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Rams Deny Apologizing To St. Louis Police Over "Hands Up" Gesture

The five players who walked on the field in the "Hands Up, Don't Shoot" pose will not be punished by their team or the NFL. The police union condemned the action.

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Updated – Tuesday, Dec. 2, 12:40 a.m.

As they took the field for Sunday's home game against the Raiders, several St. Louis Rams players raised their hands over their heads in the "Hands Up, Don't Shoot" gesture that has become the rallying cry of Ferguson protesters.

Players Tavon Austin, Stedman Bailey, Kenny Britt, Chris Givens, and Jared Cook made the sign as they ran onto the field.

.@STLouisRams players coming out of the tunnel 2day in Hands Up, Don't Shoot position showing solidarity w/ #Ferguson

Matthew A. Cherry@MatthewACherryFollow

.@STLouisRams players coming out of the tunnel 2day in Hands Up, Don't Shoot position showing solidarity w/ #Ferguson

1:27 PM - 30 Nov 14ReplyRetweetFavorite

Pictures and Vines of the moment are being shared on Twitter.

vine.co

The team also took a moment during the National Anthem to show support for their community.

#Rams players and staff locked arms during National Anthem in support of St. Louis.

St. Louis Rams@STLouisRamsFollow

#Rams players and staff locked arms during National Anthem in support of St. Louis.

1:01 PM - 30 Nov 14ReplyRetweetFavorite

The St. Louis Police Officers Association is calling for the players to be disciplined and for the Rams to apologize.

The union released this statement, as KSDK-TV reported:

The St. Louis Police Officers Association is profoundly disappointed with the members of the St. Louis Rams football team who chose to ignore the mountains of evidence released from the St. Louis County Grand Jury this week and engage in a display that police officers around the nation found tasteless, offensive and inflammatory.

...

"The SLPOA is calling for the players involved to be disciplined and for the Rams and the NFL to deliver a very public apology. [SLPOA Business Manager Jeff] Roorda said he planned to speak to the NFL and the Rams to voice his organization's displeasure tomorrow.

Head coach Jeff Fisher told reporters Monday that he will have private conversations with the players, but they will not be disciplined for their actions.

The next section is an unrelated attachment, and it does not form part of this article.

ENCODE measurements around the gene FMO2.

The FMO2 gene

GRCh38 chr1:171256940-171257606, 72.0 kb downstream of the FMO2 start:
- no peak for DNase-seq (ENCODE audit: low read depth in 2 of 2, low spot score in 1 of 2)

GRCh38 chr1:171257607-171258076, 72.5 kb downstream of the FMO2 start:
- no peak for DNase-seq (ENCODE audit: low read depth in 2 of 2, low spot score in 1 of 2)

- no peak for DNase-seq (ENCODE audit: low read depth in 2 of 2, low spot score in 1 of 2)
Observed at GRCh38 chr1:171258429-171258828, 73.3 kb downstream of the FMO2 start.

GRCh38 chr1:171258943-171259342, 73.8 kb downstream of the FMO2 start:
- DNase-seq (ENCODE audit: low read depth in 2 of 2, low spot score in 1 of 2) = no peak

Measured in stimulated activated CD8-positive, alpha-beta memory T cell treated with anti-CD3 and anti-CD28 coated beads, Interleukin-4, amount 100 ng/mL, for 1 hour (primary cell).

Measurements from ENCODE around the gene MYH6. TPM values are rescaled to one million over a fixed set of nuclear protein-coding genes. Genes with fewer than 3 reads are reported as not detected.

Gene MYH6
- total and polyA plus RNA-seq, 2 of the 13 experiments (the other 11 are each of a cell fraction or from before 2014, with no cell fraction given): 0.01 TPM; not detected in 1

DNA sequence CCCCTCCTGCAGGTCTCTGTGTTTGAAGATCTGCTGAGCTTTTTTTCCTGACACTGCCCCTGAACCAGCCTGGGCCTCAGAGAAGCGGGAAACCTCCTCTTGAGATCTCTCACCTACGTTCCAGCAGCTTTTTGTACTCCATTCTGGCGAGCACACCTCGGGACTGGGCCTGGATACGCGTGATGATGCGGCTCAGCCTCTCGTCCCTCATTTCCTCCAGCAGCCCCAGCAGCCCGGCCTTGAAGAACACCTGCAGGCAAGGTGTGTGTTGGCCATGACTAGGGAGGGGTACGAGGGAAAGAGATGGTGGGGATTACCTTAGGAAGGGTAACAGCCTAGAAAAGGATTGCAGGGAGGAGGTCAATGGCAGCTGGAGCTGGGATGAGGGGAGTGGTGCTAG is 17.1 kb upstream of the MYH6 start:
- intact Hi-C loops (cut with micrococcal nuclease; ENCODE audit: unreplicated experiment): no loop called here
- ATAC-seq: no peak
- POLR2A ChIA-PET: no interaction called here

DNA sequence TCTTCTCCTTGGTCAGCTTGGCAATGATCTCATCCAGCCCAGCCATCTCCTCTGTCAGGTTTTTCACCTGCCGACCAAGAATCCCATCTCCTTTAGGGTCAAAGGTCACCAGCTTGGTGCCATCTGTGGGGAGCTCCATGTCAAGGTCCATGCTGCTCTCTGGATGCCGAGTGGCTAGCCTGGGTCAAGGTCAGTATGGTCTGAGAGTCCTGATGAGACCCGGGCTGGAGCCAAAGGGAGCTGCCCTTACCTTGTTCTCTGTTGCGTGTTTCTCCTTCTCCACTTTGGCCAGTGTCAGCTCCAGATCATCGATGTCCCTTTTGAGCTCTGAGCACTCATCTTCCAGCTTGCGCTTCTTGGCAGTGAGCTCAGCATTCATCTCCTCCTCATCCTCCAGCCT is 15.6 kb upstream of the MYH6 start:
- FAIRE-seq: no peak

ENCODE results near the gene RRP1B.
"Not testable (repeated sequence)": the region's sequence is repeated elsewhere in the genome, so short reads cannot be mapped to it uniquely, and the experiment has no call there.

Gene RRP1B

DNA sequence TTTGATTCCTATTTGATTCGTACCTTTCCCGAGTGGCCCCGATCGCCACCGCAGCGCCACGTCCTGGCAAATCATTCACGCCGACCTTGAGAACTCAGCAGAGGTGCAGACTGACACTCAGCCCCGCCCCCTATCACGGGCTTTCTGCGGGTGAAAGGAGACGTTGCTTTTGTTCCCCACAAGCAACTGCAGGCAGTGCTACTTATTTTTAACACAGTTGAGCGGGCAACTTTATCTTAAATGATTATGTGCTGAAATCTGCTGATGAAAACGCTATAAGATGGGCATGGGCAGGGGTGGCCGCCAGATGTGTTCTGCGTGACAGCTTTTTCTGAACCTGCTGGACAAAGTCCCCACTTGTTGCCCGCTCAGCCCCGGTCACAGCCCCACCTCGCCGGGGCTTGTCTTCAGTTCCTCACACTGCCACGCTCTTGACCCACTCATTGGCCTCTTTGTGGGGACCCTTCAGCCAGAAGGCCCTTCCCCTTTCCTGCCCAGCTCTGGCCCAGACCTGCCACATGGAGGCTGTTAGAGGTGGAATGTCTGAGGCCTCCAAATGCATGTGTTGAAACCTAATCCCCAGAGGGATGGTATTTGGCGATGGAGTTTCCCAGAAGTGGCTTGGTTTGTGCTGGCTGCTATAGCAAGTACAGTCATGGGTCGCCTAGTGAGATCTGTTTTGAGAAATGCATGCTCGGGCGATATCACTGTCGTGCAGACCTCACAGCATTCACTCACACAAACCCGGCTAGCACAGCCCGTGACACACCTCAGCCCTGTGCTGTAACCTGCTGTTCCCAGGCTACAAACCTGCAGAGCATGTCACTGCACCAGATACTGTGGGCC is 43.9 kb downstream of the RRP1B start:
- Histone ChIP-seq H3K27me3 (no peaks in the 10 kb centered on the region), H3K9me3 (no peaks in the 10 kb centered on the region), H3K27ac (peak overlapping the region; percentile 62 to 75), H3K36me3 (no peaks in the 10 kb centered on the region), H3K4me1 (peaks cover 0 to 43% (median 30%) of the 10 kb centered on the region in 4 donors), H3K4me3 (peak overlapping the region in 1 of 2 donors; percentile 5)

It's my personal opinion, and I firmly believe, that it's important that I keep sports and politics separate. I'm a head coach. I'm not a politician, an activist or an expert on societal issues. So I'm going to answer questions about the game.

St. Louis Police and Rams disagree over "apology" for the gesture.

St. Louis Police Chief Jon Belmar said Monday a Rams executive apologized for players' "hands up" gesture before Sunday's game. In an email sent to staff, and obtained by the St. Louis Post-Dispatch, Belmar said Rams vice president of football operations, Kevin Demoff made the apology during a phone call.

Members of the Department,

I received a very nice call this morning from Mr. Kevin Demoff of the St. Louis Rams who wanted to take the opportunity to apologize to our department on behalf of the Rams for the "Hands Up" gesture that some players took the field with yesterday.

Mr. Demoff clearly regretted that any members of the Ram's organization would act in a way that minimized the outstanding work that police officers and departments carry out each and every day. My impression of the call was that it was heartfelt and I assured him that I would share it with my staff.

Thank you for your hard work, ... one night to go. Stay safe.

Belmar

The Rams executive later denied making the apology.

"In none of these conversations did I apologize for our players' actions," Demoff told the Post-Dispatch. "I did say in each conversation that I regretted any offense their officers may have taken. We do believe it is possible to both support our players' First Amendment rights and support the efforts of local law enforcement as our community begins the process of healing.

"Chief Belmar's assertion that our conversation was heartfelt is accurate, and I would characterize our conversation as productive. Our organization wants to find ways to use football to bring our community together," he said.

Taking issue with Demoff's assertion there was no apology, the St. Louis County police sent this tweet.

Apology: "expression of regret for not being able to do something" @kdemoff: "I regretted any offense their officers may have taken."

St. Louis County PD@stlcountypdFollow

Apology: "expression of regret for not being able to do something"
@kdemoff: "I regretted any offense their officers may have taken."

8:31 PM - 01 Dec 14ReplyRetweetFavorite

Ellie Hall is a reporter for BuzzFeed News and is based in Washington, DC. Her secure PGP fingerprint is 6055 A264 DADD AADC 347E 5986 547C C11C DD7D 176A.

Contact Ellie Hall at ellie.hall@buzzfeed.com.

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